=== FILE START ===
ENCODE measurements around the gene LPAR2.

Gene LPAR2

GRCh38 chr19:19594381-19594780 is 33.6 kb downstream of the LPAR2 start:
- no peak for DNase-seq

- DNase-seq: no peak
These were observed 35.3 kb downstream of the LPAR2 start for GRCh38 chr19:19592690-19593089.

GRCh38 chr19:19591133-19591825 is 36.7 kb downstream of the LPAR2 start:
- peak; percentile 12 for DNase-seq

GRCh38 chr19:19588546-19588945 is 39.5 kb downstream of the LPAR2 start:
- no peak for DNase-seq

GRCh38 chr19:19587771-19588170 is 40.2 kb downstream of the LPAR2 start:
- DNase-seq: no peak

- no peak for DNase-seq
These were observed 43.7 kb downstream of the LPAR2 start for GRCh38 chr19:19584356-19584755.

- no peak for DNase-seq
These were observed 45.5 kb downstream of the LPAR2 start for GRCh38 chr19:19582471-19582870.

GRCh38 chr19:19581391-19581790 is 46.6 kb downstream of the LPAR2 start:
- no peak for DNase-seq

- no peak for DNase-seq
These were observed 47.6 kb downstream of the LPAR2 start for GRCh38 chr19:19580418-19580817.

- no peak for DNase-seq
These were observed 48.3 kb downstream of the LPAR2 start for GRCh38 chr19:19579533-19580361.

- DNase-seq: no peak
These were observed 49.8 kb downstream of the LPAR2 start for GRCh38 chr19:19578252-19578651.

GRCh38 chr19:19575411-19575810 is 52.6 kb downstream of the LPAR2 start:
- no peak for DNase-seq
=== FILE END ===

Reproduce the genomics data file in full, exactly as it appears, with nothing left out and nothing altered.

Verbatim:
ENCODE measurements around the gene LPAR2.

Gene LPAR2

GRCh38 chr19:19594381-19594780 is 33.6 kb downstream of the LPAR2 start:
- no peak for DNase-seq

- DNase-seq: no peak
These were observed 35.3 kb downstream of the LPAR2 start for GRCh38 chr19:19592690-19593089.

GRCh38 chr19:19591133-19591825 is 36.7 kb downstream of the LPAR2 start:
- peak; percentile 12 for DNase-seq

GRCh38 chr19:19588546-19588945 is 39.5 kb downstream of the LPAR2 start:
- no peak for DNase-seq

GRCh38 chr19:19587771-19588170 is 40.2 kb downstream of the LPAR2 start:
- DNase-seq: no peak

- no peak for DNase-seq
These were observed 43.7 kb downstream of the LPAR2 start for GRCh38 chr19:19584356-19584755.

- no peak for DNase-seq
These were observed 45.5 kb downstream of the LPAR2 start for GRCh38 chr19:19582471-19582870.

GRCh38 chr19:19581391-19581790 is 46.6 kb downstream of the LPAR2 start:
- no peak for DNase-seq

- no peak for DNase-seq
These were observed 47.6 kb downstream of the LPAR2 start for GRCh38 chr19:19580418-19580817.

- no peak for DNase-seq
These were observed 48.3 kb downstream of the LPAR2 start for GRCh38 chr19:19579533-19580361.

- DNase-seq: no peak
These were observed 49.8 kb downstream of the LPAR2 start for GRCh38 chr19:19578252-19578651.

GRCh38 chr19:19575411-19575810 is 52.6 kb downstream of the LPAR2 start:
- no peak for DNase-seq